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In this stunningly assured debut work of fiction, Roshi Fernando weaves together the lives of an extended Sri Lankan family.
At Victor and Nandini’s home in southeast London, the New Year’s Eve celebration is under way. Everyone is gathered around—clinking glasses of arrack and whisky, eating freshly fried poppadoms, listening to baila music—waiting to ring in 1983. Upstairs, The Godfather is playing on repeat for a bedroom filled with teenagers drunk on pilfered wine. And in the middle of it all is sixteen-year-old Preethi, tipsy on youth and friendship and covert cigarettes, desperate to belong.
But what does that mean, to belong? As Preethi moves through her life—befriending the local outcast, revealing her brother’s deepest secret, struggling with her own unhappiness and through a souring marriage—this desire for acceptance remains the one constant, both for her and for everyone she knows. Homesick moves back and forth in time, between London and Sri Lanka, circling the people in Preethi’s world: her brother Rohan; her friends Nil, Clare, Deirdre, and Lolly; her aunty Gertie; and terrible cousin Kumar. Together, they are bound by this shared need to fit in somewhere, this rootless desire for a place to call home.
Gorgeously drawn, told with wit and pathos, this poignant narrative blends love with loss, politics with pop culture, tradition with youthful rebellion. Homesick is rich with insight and a kaleidoscopic view of contemporary immigrant life that introduces us to the work of Roshi Fernando, a remarkable new talent.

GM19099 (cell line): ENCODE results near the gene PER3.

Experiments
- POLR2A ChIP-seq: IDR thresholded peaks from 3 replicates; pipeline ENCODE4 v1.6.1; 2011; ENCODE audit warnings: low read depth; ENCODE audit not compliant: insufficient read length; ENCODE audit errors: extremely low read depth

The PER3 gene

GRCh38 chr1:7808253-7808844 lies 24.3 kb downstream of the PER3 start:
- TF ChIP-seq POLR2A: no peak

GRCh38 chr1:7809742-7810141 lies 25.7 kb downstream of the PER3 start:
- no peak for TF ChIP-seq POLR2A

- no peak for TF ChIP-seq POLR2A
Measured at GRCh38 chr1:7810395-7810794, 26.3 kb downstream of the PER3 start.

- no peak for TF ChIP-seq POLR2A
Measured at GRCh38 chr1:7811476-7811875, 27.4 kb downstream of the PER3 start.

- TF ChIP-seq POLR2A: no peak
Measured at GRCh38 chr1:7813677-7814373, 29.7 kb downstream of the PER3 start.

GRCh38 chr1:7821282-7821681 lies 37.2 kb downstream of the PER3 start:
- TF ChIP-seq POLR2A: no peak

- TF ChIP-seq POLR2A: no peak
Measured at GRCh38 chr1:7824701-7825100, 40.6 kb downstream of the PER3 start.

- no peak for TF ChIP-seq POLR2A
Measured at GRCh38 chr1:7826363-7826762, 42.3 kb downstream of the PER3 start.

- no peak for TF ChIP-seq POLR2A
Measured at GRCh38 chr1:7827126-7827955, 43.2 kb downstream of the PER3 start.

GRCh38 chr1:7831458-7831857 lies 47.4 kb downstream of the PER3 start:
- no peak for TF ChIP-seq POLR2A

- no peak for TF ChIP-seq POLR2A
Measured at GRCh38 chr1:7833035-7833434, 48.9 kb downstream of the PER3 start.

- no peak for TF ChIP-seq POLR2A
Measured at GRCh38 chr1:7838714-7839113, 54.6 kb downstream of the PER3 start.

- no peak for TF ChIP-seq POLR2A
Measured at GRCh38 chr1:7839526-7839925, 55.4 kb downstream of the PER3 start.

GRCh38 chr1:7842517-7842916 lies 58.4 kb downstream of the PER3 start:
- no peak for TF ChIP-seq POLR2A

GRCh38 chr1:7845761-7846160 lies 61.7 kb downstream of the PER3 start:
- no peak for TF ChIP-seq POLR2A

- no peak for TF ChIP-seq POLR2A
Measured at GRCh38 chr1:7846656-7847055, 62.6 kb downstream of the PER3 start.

“Roshi Fernando is a powerful new voice. . . . [In Homesick,] charm, humour and poignancy alternate with dark trials. . . . The book offers complex, mosaic characters and compelling storylines. . . . Fernando’s insight, wit, sensitivity and versatility mark her as a striking new talent.” —Leyla Sanai, The Independent
“Tender, uplifting and funny.” —Sophie Martelli, The Observer
“It is notoriously difficult to capture an authentic immigrant voice. [Homesick] manage[s] it brilliantly. . . . A debut that can confidently sit alongside the likes of Zadie Smith’s White Teeth and Andrea Levy’s Small Island . . . [Homesick] address[es] the trials of marriage, the coming to terms with sexuality and the need to find an identity in terms that are universal to all.” —Francesca Angelini, The Sunday Times
“Fernando’s observations are fresh and her style sharp. She can recreate a whole childhood’s worth of low-key resentment in a couple of lines. . . . Fernando is serious but never earnest; her compassion for her misguided characters is infectious, and the book leaves you with an uplifting glow.” —Jake Kerridge, Literary Review
“Exuberant. . . . A rambunctious portrait of an extended Sri Lankan family in south London. . . . As addictive as any full-length book by Vikram Seth or Michael Ondaatje.” —Arminta Wallace, The Irish Times
“Everyone in Homesick seeks to belong—to a place, a community—and Fernando portrays their plight with a tenderness that extends to the very structure of [her book]. . . . Home, in Fernando’s world, is not a resting place, but rather the dream of a ritual, both inherited and of our own invention.” —Emily Stokes, Financial Times